On the eve of the Glasgow climate summit, the Biden administration concluded a stunning deal with the EU that uses governments regulatory powers to marry industrial goals to climate goals.
The deal creates a club of nations committed to cleaner manufacturing technology and erects a border chargea green tariff by another nameagainst countries that use dirty production. The charge is levied in precise proportion to how carbon-intensive the manufacturing process is.
The immediate industries covered are steel and aluminum, but the deal is a template for U.S.-EU collaboration to decarbonize production technologies in other famously dirty industries, such as chemicals, cement, paper, and aluminum. The deal is a triple win, in that it rewards domestic industry to the extent that industry cleans up its act. It also puts Biden squarely on the side of saving union jobs and bringing more jobs back to America. It is an industrial policy also aimed squarely at China, far and away the dirtiest steel producer.
Come to think of it, the deal is really a quadruple win, since it enabled Biden to end Trumps poorly targeted trade war with the EU, on terms that both players can feel good about, helping to heal the breach between the U.S. and the EU generally. Under the Green Steel Deal, the European Union may export up to 3.3 million metric tons of steel annually into the United States duty-free. Shipments above that would have to pay the 25 percent tariff. Aluminum, which had been subjected to a similar tariff, now gets similar treatment.
The agreement places tariffs on products that are finished in Europe but use raw steel imported to Europe from China, Russia, or other countries. To qualify for the duty-free treatment, the steel must be made from start to finish in the European Union.
The deal enables Biden to end Trumps poorly targeted trade war with the EU, on terms that both players can feel good about.
One of the first people to propose this concept of connecting climate policy to trade policy to industrial policy was Todd Tucker of the Roosevelt Institute. Tucker was one of those who noticed that Trumps tariffs might be revised in a progressive direction. His most recent policy paper, co-authored with Timothy Meyer of Vanderbilt Law School, makes a convincing case that industry-based carbon reduction strategies are far more effective than general carbon taxing and trading schemes. And as a practical matter, carbon taxing and trading is highly unlikely to be approved by the U.S. Congress.
This fall, the stars aligned for what became the Green Steel Deal. The EU had taken the lead on what Europeans called a Carbon Border Adjustment Mechanism. But neither Biden climate envoy John Kerry nor the Obama administration before him liked the idea, which seemed to be directed against the U.S. There was a need to get both the EU and the U.S. aligned.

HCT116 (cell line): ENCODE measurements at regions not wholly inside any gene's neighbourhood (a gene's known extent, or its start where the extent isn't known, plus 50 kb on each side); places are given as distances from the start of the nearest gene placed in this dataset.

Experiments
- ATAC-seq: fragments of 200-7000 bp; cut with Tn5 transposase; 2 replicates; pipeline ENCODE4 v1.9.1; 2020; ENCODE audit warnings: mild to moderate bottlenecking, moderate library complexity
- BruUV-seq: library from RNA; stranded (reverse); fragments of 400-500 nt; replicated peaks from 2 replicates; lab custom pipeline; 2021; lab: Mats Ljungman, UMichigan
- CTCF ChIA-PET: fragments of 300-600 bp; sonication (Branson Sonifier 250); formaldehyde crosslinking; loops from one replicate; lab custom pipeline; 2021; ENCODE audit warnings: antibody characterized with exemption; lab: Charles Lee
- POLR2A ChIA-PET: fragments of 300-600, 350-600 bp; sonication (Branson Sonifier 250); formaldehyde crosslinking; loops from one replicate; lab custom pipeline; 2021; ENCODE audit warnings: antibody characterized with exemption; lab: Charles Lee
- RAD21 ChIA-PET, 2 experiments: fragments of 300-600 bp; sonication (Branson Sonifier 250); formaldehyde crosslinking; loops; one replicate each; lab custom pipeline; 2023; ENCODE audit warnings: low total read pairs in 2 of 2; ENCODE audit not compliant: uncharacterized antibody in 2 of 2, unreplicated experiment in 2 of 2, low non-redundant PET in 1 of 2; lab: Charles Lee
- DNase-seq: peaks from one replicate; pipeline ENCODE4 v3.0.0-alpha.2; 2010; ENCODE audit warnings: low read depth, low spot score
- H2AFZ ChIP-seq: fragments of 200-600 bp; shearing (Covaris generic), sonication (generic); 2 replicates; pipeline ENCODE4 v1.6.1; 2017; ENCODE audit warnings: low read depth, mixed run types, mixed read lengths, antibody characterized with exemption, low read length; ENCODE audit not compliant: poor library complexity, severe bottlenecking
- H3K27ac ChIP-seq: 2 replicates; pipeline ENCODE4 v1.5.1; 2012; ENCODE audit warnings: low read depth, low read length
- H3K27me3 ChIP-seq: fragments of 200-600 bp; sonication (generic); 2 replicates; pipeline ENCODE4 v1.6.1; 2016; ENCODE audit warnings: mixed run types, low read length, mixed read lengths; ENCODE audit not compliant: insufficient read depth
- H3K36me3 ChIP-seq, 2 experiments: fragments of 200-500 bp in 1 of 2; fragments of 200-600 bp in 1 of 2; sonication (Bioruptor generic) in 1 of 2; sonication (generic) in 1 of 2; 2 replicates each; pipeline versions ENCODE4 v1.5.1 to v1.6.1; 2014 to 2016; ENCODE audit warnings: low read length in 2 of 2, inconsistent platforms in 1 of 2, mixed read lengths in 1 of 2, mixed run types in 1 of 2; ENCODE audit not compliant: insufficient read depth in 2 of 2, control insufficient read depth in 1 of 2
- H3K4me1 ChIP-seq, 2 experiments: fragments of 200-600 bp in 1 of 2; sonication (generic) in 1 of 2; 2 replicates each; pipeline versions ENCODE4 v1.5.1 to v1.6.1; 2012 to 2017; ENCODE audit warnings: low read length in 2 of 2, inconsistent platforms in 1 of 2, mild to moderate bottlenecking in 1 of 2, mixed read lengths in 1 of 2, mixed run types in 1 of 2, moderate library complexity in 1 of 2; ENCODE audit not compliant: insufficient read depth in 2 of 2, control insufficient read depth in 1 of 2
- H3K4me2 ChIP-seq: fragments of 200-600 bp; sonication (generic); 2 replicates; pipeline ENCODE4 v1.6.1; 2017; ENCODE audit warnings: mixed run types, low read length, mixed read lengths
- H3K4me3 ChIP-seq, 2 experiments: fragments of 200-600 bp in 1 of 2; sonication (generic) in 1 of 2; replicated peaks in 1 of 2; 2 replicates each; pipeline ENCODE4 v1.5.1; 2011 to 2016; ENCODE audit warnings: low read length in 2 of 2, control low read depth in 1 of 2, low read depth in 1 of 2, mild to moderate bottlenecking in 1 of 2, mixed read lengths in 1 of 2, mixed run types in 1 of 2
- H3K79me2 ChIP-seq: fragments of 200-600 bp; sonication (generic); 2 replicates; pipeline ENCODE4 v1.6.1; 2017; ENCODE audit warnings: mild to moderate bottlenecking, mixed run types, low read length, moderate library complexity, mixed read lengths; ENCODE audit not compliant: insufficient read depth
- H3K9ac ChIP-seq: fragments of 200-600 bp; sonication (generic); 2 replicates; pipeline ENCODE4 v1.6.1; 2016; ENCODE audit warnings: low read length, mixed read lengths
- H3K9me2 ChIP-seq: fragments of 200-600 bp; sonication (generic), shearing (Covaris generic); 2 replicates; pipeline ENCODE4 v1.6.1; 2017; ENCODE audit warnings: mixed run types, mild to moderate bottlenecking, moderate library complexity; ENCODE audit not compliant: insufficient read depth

Second, Biden was looking for a way to end Trumps steel and aluminum tariffs against the EU, but without giving up trade or climate goals relative to China. And third, Biden needed something concrete both at the October 3031 Group of Twenty (G-20) summit in Rome and at the Glasgow meetings immediately afterward. Finally, Biden also wanted to deliver something to his allies in the Steelworkers union that signaled defending and increasing domestic jobs.
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If you look closely at this problem set, says Tucker, the answer reveals itselfas long as you dont have neoliberal blinders on. Those blinders are reflected in the almost religious support for the World Trade Organization as the repository and enforcer of the free-trade ideology (with no concern for climate issues).
But the Biden administration has broken with that orthodoxy. As Bidens U.S. trade representative, Katherine Tai, has pointed out, today the WTO is considered by many as an institution that not only has no solutions to offer on environmental concerns, but is part of the problem.
The EU has taken the position that its green tariffs are compatible with WTO rules, as long as they are applied neutrally without discrimination. And with the U.S. and the EU dropping their complaints against each other, in practice the WTO can be substantially ignored as a player.
The fact that U.S. and EU interests broadly aligned in this deal doesnt mean getting to yes was easy. U.S. negotiators took a hard line on dirty steel produced outside the EU and then shipped to Europe for finishing.
Because of the administrations close alliance with the Steelworkers, labor had more influence than usual on the final terms. The details of the deal went all the way to Biden personally, and the president even got involved in the technical aspects of how to measure the origin of imports.
One of the best aspects of the Green Steel Deal is that it aligns industrial and climate goals. It puts the steelworkers and the domestic steel industry on the same side, since it promotes domestic production as long as it is increasingly clean production.
At the end of the day, the deal is the one highly specific climate achievement to come out of events related to the Glasgow meetings. Most of the Glasgow commitments are hazy and general, asking for improved commitments next year as necessary.
If you think Bidens administration is inept, based on the blockage of Build Back Better (which is hardly Bidens fault), the elegance of this Green Steel Deal, and the conceptual work and hardball diplomacy that brought it about, should make you feel a lot better.